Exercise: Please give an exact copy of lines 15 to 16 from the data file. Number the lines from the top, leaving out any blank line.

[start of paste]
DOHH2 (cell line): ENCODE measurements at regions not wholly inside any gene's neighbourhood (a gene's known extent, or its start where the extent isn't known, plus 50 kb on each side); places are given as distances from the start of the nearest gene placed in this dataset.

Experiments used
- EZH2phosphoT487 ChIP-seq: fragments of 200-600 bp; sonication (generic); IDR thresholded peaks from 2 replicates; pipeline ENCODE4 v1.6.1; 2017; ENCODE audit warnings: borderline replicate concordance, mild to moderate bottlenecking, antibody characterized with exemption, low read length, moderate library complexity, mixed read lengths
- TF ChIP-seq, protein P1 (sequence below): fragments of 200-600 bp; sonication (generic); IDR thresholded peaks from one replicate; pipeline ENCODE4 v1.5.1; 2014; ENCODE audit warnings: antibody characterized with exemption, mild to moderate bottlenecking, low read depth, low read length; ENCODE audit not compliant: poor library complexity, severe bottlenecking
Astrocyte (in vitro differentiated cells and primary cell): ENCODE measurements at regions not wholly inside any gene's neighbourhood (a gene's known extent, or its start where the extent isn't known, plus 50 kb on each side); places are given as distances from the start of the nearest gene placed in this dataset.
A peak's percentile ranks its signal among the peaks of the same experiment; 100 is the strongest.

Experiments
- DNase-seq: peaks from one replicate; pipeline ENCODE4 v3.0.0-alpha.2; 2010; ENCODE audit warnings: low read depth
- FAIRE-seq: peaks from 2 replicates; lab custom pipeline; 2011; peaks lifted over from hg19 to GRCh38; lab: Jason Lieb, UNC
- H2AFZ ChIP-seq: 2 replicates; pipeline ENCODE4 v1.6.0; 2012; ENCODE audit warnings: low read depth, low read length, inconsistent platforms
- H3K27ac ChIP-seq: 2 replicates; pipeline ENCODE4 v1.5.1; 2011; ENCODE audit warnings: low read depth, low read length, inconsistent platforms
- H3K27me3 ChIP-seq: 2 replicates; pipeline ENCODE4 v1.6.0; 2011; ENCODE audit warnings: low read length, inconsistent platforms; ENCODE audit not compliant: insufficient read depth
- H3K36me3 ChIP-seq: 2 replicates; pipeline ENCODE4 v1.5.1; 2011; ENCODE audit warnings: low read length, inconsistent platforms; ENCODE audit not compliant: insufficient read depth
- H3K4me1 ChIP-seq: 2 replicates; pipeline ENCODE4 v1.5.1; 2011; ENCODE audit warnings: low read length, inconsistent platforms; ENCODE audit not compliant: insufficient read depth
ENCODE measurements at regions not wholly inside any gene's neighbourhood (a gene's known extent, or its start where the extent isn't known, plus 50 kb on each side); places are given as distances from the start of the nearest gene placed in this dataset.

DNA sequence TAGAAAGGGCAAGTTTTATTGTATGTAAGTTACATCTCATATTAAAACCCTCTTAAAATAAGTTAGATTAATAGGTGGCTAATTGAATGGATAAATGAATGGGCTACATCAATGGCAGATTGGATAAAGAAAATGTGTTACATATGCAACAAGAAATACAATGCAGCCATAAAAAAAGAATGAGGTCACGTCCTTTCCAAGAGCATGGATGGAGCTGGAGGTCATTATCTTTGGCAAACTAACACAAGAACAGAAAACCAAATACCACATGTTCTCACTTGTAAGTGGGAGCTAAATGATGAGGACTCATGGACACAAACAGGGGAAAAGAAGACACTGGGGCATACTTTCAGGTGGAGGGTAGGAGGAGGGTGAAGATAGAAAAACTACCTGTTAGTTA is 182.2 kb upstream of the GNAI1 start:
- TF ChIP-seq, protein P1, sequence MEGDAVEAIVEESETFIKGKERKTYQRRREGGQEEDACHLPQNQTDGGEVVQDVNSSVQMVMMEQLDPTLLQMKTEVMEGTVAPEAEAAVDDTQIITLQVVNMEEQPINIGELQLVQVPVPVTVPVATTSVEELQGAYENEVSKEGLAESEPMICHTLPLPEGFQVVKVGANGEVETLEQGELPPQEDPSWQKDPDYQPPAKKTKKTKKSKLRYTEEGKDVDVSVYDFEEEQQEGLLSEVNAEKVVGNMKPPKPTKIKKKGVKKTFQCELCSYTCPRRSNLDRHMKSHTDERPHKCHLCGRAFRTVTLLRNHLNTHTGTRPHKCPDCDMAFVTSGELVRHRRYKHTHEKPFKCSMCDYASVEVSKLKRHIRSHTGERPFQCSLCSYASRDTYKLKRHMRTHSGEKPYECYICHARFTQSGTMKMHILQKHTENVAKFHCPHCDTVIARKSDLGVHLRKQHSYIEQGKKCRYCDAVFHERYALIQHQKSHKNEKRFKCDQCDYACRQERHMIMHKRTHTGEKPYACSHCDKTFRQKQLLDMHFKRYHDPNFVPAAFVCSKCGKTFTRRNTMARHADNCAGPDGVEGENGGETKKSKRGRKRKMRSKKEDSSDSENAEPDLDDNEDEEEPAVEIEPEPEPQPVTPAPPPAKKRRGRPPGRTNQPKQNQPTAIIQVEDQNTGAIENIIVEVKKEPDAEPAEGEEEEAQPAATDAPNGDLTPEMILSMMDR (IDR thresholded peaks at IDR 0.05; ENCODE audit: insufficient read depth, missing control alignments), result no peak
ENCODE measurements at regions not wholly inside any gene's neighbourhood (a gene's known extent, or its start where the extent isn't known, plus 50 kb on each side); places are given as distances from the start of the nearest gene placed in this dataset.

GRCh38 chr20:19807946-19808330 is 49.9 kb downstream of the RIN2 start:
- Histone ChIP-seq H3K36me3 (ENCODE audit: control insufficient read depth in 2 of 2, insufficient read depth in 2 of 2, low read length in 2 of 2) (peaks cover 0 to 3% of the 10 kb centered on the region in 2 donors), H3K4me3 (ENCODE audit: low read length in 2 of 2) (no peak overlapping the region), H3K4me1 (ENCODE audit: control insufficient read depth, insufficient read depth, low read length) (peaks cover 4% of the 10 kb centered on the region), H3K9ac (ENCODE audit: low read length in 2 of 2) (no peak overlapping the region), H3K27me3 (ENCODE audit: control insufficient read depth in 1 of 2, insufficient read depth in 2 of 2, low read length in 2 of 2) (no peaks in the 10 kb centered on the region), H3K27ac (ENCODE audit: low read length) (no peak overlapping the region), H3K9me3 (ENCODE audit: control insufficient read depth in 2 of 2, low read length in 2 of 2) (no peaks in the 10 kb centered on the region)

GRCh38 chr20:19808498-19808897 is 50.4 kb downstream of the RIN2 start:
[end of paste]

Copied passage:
ENCODE measurements at regions not wholly inside any gene's neighbourhood (a gene's known extent, or its start where the extent isn't known, plus 50 kb on each side); places are given as distances from the start of the nearest gene placed in this dataset.

DNA sequence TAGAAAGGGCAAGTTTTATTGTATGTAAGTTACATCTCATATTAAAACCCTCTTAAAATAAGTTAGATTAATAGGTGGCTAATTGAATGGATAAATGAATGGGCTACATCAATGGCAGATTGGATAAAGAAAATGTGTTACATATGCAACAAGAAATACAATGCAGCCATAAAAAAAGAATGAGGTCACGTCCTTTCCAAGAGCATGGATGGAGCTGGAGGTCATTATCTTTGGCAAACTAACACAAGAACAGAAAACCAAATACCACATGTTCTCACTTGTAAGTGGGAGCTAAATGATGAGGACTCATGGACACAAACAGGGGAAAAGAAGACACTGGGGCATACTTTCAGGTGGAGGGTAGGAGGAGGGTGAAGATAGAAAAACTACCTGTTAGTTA is 182.2 kb upstream of the GNAI1 start: